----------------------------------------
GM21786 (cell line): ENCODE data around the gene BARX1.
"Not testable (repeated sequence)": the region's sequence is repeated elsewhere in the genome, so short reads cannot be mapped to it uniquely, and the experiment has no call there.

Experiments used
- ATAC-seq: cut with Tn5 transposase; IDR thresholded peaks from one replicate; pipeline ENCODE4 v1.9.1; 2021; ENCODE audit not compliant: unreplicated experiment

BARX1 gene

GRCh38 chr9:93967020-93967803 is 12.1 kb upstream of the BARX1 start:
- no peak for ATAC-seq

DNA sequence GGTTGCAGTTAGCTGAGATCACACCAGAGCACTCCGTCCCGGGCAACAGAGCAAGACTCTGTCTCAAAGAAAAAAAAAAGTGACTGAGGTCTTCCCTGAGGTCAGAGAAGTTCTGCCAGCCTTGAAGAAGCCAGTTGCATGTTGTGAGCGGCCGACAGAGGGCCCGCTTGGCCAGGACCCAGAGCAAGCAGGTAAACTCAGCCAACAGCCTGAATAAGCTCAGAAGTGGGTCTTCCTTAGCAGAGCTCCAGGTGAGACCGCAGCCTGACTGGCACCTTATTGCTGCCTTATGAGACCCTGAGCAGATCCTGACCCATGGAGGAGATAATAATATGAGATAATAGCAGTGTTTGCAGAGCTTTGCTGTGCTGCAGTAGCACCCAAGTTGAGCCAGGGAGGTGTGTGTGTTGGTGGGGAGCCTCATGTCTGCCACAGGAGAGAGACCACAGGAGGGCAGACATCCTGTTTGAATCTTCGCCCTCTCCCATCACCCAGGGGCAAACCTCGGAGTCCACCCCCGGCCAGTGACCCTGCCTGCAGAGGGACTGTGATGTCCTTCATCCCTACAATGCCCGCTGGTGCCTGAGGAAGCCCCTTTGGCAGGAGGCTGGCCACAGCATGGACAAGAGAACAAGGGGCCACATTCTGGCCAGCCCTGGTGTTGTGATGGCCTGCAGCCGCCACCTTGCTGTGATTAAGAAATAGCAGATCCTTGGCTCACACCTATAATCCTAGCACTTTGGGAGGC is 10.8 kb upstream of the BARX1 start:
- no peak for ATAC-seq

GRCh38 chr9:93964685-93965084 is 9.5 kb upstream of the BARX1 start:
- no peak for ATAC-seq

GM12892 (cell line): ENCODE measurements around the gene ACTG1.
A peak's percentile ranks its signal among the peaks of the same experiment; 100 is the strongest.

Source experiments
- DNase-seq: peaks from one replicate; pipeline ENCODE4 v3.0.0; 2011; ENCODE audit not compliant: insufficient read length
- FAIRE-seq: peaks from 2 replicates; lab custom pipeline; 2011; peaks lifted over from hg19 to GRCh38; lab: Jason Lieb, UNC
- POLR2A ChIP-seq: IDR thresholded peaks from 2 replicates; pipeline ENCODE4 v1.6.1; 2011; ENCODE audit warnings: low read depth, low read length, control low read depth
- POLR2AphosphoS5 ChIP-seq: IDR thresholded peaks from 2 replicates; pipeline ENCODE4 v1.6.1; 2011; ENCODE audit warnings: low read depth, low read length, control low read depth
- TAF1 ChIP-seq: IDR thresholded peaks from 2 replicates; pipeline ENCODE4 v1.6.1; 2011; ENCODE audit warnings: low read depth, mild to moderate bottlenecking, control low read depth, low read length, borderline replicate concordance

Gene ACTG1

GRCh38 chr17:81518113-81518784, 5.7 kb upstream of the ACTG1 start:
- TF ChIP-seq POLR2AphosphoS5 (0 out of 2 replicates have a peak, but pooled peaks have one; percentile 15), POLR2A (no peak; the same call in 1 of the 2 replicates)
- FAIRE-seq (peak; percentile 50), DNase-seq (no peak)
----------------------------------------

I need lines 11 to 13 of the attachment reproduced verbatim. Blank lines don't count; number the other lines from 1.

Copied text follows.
- no peak for ATAC-seq

GM12892 (cell line): ENCODE measurements around the gene ACTG1.
A peak's percentile ranks its signal among the peaks of the same experiment; 100 is the strongest.